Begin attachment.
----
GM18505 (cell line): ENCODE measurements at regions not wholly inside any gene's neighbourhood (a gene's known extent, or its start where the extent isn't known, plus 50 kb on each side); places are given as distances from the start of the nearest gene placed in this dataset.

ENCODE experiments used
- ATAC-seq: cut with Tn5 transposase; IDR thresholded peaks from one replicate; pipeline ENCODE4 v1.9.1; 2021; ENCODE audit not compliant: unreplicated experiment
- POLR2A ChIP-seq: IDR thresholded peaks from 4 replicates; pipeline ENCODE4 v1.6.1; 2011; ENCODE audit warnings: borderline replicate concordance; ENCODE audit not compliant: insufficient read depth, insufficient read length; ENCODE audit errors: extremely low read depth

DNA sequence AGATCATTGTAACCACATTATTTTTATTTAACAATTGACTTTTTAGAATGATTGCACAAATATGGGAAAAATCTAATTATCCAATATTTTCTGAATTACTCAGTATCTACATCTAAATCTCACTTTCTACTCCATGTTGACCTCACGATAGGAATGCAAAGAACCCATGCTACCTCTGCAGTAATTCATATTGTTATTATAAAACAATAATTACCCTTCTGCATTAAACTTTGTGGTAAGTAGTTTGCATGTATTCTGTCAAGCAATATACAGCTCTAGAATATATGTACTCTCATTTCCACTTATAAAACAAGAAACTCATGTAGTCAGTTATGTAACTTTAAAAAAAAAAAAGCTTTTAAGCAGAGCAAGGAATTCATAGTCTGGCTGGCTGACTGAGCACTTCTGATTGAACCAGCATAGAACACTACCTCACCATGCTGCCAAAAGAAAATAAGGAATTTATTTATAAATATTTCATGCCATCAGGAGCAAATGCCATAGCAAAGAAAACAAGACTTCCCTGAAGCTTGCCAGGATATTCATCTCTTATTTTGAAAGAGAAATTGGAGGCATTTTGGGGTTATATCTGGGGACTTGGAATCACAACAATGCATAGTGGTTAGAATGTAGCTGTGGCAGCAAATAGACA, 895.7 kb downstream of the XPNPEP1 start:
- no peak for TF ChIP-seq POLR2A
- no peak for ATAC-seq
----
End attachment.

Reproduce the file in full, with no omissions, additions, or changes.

GM18505 (cell line): ENCODE measurements at regions not wholly inside any gene's neighbourhood (a gene's known extent, or its start where the extent isn't known, plus 50 kb on each side); places are given as distances from the start of the nearest gene placed in this dataset.

ENCODE experiments used
- ATAC-seq: cut with Tn5 transposase; IDR thresholded peaks from one replicate; pipeline ENCODE4 v1.9.1; 2021; ENCODE audit not compliant: unreplicated experiment
- POLR2A ChIP-seq: IDR thresholded peaks from 4 replicates; pipeline ENCODE4 v1.6.1; 2011; ENCODE audit warnings: borderline replicate concordance; ENCODE audit not compliant: insufficient read depth, insufficient read length; ENCODE audit errors: extremely low read depth

DNA sequence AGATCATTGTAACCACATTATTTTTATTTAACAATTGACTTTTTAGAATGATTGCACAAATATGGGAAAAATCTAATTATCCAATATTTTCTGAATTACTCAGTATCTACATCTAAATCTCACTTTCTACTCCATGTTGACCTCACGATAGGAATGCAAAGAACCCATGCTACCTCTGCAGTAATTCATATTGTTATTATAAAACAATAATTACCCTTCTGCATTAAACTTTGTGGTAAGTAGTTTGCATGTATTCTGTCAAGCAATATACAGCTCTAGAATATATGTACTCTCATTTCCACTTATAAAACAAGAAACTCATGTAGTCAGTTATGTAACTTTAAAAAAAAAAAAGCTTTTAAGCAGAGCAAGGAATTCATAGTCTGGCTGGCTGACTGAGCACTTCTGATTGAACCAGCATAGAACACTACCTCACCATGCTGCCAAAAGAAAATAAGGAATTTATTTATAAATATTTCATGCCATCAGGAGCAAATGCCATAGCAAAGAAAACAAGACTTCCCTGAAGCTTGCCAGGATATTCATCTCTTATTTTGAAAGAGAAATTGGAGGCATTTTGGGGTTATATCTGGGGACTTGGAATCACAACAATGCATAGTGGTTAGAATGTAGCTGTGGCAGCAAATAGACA, 895.7 kb downstream of the XPNPEP1 start:
- no peak for TF ChIP-seq POLR2A
- no peak for ATAC-seq